Sealed Mocking

Sealed mocking is one of the advanced features supported in Telerik® JustMock. It allows you to fake sealed classes and calls to their methods/properties, set expectations and verify results using the AAA principle. Faking sealed classes and calls to their methods/properties doesn't affect the way you write your tests, i.e. the same syntax is used for mocking non sealed classes.

This feature is available only in the commercial version of Telerik JustMock. Refer to this topic to learn more about the differences between the commercial and free versions.

In the examples in this article we will use the following sample classes and interface to test:

public sealed class FooSealed 
{ 
    public int Echo(int arg1) 
    { 
        return arg1; 
    } 
} 
 
public sealed class FooSealedInternal 
{ 
    internal FooSealedInternal() 
    { 
 
    } 
 
    public int Echo(int arg1) 
    { 
        return arg1; 
    } 
} 
Public NotInheritable Class FooSealed 
    Public Function Echo(arg1 As Integer) As Integer 
        Return arg1 
    End Function 
End Class 
 
Public NotInheritable Class FooSealedInternal 
 
    Friend Sub New() 
    End Sub 
 
    Public Function Echo(arg1 As Integer) As Integer 
        Return arg1 
    End Function 
End Class 

public interface IFoo 
{ 
    void Execute(); 
    void Execute(int arg1); 
} 
 
public sealed class Foo : IFoo 
{ 
    public void Execute() 
    { 
        throw new NotImplementedException(); 
    } 
 
    void IFoo.Execute(int arg1) 
    { 
        throw new NotImplementedException(); 
    } 
} 
Public Interface IFoo 
    Sub Execute() 
    Sub Execute(arg1 As Integer) 
End Interface 
 
Public NotInheritable Class Foo 
Implements IFoo 
    Public Sub Execute() Implements IFoo.Execute 
        Throw New NotImplementedException() 
    End Sub 
 
    Private Sub Execute(arg1 As Integer) Implements IFoo.Execute 
        Throw New NotImplementedException() 
    End Sub 
End Class 

Important

To use sealed mocking you first need to go to elevated mode by enabling JustMock from the menu. How to Enable/Disable

Assert Final Method Call on a Sealed Class

Set up a call to a final method on a sealed class and assert its return value.

[TestMethod] 
public void ShouldAssertFinalMethodCallOnASealedClass() 
{ 
    // Arrange 
    var foo = Mock.Create<FooSealed>(); 
 
    Mock.Arrange(() => foo.Echo(Arg.IsAny<int>())).Returns(10); 
 
    // Act 
    var actual = foo.Echo(1); 
 
    // Assert 
    Assert.AreEqual(10, actual);     
} 
<TestMethod()> 
Public Sub ShouldAssertFinalMethodCallOnASealedClass() 
    ' Arrange 
    Dim foo = Mock.Create(Of FooSealed)()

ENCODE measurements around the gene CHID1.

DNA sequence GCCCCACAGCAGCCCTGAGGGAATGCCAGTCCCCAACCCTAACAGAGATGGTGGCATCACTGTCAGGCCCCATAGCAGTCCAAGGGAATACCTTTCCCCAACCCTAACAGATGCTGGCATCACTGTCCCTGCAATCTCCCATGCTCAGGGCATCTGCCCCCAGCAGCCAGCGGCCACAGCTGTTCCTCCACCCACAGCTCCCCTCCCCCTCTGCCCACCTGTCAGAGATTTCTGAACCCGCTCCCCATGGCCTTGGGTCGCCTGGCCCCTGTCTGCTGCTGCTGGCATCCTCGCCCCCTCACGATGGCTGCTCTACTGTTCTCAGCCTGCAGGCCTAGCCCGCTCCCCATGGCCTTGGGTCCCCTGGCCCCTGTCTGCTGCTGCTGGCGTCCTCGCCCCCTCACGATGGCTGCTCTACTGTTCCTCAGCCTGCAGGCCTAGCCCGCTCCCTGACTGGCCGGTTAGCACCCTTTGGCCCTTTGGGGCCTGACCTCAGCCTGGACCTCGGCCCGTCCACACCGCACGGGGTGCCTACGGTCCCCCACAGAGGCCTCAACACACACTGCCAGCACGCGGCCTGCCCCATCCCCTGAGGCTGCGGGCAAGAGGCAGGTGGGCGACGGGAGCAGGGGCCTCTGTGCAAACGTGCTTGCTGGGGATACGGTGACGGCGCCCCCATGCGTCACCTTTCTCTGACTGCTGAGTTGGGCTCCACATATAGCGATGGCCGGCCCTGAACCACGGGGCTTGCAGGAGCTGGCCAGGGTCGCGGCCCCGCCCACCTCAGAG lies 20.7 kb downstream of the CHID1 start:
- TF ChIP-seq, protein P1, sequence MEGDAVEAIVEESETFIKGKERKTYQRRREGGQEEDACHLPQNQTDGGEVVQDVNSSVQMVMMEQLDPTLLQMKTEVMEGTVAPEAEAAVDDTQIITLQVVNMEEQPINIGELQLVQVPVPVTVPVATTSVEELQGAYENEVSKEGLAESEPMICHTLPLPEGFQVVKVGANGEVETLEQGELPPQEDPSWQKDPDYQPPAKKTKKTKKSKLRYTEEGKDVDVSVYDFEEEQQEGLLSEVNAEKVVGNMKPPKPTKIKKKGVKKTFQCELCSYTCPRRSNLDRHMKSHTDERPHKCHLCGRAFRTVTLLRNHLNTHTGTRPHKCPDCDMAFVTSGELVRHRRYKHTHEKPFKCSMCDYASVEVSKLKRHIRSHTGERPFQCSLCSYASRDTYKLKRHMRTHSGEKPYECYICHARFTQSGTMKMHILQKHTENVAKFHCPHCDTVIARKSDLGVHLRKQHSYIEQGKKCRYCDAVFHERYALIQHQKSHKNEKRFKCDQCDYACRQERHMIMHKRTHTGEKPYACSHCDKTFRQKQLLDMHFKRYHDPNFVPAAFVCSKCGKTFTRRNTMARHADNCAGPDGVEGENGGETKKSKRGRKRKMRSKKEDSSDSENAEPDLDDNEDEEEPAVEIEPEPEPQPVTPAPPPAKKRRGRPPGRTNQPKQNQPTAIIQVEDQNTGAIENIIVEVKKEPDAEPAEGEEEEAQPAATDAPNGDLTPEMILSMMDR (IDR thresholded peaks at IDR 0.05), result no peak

Mock.Arrange(Function() foo.Echo(Arg.IsAny(Of Integer)())).Returns(10) 
 
    ' Act 
    Dim actual = foo.Echo(1) 
 
    ' Assert 
    Assert.AreEqual(10, actual) 
End Sub 

Here we setup that a call to the final foo.Echo method with any int argument should return 10.

Create Mock for Sealed Class with Internal Constructor

Even the sealed class has only an internal constructor we can still create a mock, call its methods and verify the results.

[TestMethod] 
public void ShouldCreateMockForASealedClassWithInternalConstructor() 
{ 
    // Arrange 
    var foo = Mock.Create<FooSealedInternal>(); 
 
    Mock.Arrange(() => foo.Echo(Arg.IsAny<int>())).Returns(10); 
 
    // Assert 
    Assert.IsNotNull(foo); 
 
    // Act 
    var actual = foo.Echo(1); 
 
    // Assert 
    Assert.AreEqual(10, actual); 
} 
<TestMethod()> 
Public Sub ShouldCreateMockForASealedClassWithInternalConstructor() 
    ' Arrange 
    Dim foo = Mock.Create(Of FooSealedInternal)() 
 
    Mock.Arrange(Function() foo.Echo(Arg.IsAny(Of Integer)())).Returns(10) 
 
    ' Assert 
    Assert.IsNotNull(foo) 
 
    ' Act 
    Dim actual = foo.Echo(1) 
 
    ' Assert 
    Assert.AreEqual(10, actual) 
End Sub 

Here we setup that a call to the final foo.Echo method with any int argument should return 10. After we ensure that the object is actually created, we assert for the return value of the foo.Echo method.

Create Mock for Sealed Class with Interface

When a mock is created by using Mock.Create all dependencies are also implemented. In the example below we mock the Foo class, which implements the IFoo interface.

[TestMethod] 
public void ShouldAssertCallOnVoid() 
{ 
    // Arrange 
    var foo = Mock.Create<Foo>(); 
 
    bool called = false; 
 
    Mock.Arrange(() => foo.Execute()).DoInstead(() => called = true); 
 
    // Act 
    foo.Execute(); 
 
    // Assert 
    Assert.IsTrue(called); 
} 
<TestMethod()> 
Public Sub ShouldAssertCallOnVoid() 
    ' Arrange 
    Dim foo = Mock.Create(Of Foo)() 
 
    Dim called As Boolean = False 
 
    Mock.Arrange(Sub() foo.Execute()).DoInstead(Sub() called = True) 
 
    ' Act 
    foo.Execute() 
 
    ' Assert 
    Assert.IsTrue(called) 
End Sub 

Furthermore, if you are interested in IFoo interface implementation you can use the as operator and call the interface members as shown below.

[TestMethod] 
public void ShouldAssertCallOnVoidThroughAnInterface() 
{ 
    // Arrange 
    var foo = Mock.Create<Foo>(); 
 
    bool called = false; 
 
    Mock.Arrange(() => foo.Execute()).DoInstead(() => called = true); 
 
    // Act 
    IFoo iFoo = foo; 
    iFoo.Execute(); 
 
    // Assert 
    Assert.IsTrue(called); 
} 
<TestMethod()> 
Public Sub ShouldAssertCallOnVoidThroughAnInterface() 
    ' Arrange 
    Dim foo = Mock.Create(Of Foo)() 
 
    Dim called As Boolean = False 
 
    Mock.Arrange(Sub() foo.Execute()).DoInstead(Sub() called = True) 
 
    ' Act 
    Dim iFoo As IFoo = foo 
    iFoo.Execute() 
 
    ' Assert 
    Assert.IsTrue(called) 
End Sub 

In both examples a local variable is set to true once the Execute method is called.

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